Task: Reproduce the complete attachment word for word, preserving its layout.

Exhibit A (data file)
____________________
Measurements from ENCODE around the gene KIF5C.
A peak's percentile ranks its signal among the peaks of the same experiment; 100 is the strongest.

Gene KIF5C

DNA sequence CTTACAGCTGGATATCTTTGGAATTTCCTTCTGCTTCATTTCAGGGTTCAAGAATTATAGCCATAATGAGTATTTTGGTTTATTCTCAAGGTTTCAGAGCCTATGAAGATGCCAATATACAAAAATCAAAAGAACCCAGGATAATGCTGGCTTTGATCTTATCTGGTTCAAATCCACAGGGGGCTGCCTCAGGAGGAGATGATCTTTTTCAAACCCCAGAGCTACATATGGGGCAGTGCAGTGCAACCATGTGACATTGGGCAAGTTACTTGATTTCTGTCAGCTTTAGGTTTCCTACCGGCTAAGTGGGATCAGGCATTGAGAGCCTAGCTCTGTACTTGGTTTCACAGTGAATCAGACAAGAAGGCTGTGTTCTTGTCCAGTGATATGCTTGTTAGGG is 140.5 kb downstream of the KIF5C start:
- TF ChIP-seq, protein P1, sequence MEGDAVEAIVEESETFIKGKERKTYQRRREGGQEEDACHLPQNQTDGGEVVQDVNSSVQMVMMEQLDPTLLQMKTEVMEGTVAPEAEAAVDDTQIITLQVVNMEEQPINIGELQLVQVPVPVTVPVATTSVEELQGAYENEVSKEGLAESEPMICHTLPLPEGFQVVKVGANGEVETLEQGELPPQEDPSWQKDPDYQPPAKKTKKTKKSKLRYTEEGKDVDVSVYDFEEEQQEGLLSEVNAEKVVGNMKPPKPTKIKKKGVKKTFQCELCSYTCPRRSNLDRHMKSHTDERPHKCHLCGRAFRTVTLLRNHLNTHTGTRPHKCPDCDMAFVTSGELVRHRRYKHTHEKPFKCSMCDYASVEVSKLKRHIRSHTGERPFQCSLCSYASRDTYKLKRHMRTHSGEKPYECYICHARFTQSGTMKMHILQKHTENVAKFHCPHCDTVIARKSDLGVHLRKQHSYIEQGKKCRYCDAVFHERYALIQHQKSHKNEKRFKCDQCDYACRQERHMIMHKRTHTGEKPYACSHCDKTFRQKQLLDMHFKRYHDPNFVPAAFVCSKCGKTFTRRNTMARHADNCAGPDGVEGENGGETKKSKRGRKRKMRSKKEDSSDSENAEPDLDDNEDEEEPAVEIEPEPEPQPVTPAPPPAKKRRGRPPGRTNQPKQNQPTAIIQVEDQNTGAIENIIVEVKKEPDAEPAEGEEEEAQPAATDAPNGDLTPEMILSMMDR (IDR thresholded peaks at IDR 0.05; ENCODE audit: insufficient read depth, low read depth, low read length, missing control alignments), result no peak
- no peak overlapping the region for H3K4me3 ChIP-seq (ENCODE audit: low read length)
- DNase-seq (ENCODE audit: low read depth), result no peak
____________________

Measurements from ENCODE around the gene KIF5C.
A peak's percentile ranks its signal among the peaks of the same experiment; 100 is the strongest.

Gene KIF5C

DNA sequence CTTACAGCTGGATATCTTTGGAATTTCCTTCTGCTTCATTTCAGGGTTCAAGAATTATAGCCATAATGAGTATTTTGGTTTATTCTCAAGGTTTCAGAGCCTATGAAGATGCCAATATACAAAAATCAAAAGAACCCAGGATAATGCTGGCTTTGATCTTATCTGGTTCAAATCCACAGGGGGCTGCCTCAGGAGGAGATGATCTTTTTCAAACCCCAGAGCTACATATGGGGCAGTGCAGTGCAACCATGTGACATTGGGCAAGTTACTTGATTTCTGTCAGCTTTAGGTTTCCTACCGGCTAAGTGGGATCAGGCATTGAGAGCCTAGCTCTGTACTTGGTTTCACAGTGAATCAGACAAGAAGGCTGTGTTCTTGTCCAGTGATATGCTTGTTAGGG is 140.5 kb downstream of the KIF5C start:
- TF ChIP-seq, protein P1, sequence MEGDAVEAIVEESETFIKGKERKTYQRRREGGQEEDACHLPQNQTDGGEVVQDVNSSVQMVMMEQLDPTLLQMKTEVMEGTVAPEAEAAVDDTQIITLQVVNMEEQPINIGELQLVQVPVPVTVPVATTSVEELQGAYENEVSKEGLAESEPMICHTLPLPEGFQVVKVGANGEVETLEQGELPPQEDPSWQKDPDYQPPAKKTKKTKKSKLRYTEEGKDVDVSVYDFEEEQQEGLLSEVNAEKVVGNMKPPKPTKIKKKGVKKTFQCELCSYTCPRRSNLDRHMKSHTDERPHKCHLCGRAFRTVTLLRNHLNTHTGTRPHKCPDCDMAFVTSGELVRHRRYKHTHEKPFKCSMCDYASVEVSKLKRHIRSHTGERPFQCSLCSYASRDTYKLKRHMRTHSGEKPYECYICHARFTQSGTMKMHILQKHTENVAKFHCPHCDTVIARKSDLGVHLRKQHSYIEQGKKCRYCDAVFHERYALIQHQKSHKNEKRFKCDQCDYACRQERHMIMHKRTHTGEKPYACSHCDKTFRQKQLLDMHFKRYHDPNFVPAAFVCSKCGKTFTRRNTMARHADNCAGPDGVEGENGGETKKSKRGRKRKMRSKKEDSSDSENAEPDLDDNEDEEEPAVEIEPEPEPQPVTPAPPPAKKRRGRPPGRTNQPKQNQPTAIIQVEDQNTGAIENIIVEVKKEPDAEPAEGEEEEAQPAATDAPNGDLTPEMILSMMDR (IDR thresholded peaks at IDR 0.05; ENCODE audit: insufficient read depth, low read depth, low read length, missing control alignments), result no peak
- no peak overlapping the region for H3K4me3 ChIP-seq (ENCODE audit: low read length)
- DNase-seq (ENCODE audit: low read depth), result no peak